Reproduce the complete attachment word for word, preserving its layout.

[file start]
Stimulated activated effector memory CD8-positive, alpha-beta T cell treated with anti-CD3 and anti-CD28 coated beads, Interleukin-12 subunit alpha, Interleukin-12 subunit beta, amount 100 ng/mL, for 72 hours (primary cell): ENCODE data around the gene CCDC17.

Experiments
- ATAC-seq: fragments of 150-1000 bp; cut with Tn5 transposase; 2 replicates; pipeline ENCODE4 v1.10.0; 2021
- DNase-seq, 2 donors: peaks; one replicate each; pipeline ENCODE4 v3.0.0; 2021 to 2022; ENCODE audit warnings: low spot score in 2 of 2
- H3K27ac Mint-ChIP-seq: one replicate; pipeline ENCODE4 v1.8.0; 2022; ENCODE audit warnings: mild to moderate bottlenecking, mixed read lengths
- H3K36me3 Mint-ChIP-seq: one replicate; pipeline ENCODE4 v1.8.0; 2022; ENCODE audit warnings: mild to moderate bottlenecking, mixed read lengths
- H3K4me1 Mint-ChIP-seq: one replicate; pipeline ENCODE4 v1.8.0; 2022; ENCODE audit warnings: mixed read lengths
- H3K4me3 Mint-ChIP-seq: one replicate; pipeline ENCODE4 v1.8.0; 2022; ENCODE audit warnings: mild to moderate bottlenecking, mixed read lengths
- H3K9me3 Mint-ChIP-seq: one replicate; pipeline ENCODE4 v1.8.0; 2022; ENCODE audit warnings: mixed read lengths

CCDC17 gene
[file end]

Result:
Stimulated activated effector memory CD8-positive, alpha-beta T cell treated with anti-CD3 and anti-CD28 coated beads, Interleukin-12 subunit alpha, Interleukin-12 subunit beta, amount 100 ng/mL, for 72 hours (primary cell): ENCODE data around the gene CCDC17.

Experiments
- ATAC-seq: fragments of 150-1000 bp; cut with Tn5 transposase; 2 replicates; pipeline ENCODE4 v1.10.0; 2021
- DNase-seq, 2 donors: peaks; one replicate each; pipeline ENCODE4 v3.0.0; 2021 to 2022; ENCODE audit warnings: low spot score in 2 of 2
- H3K27ac Mint-ChIP-seq: one replicate; pipeline ENCODE4 v1.8.0; 2022; ENCODE audit warnings: mild to moderate bottlenecking, mixed read lengths
- H3K36me3 Mint-ChIP-seq: one replicate; pipeline ENCODE4 v1.8.0; 2022; ENCODE audit warnings: mild to moderate bottlenecking, mixed read lengths
- H3K4me1 Mint-ChIP-seq: one replicate; pipeline ENCODE4 v1.8.0; 2022; ENCODE audit warnings: mixed read lengths
- H3K4me3 Mint-ChIP-seq: one replicate; pipeline ENCODE4 v1.8.0; 2022; ENCODE audit warnings: mild to moderate bottlenecking, mixed read lengths
- H3K9me3 Mint-ChIP-seq: one replicate; pipeline ENCODE4 v1.8.0; 2022; ENCODE audit warnings: mixed read lengths

CCDC17 gene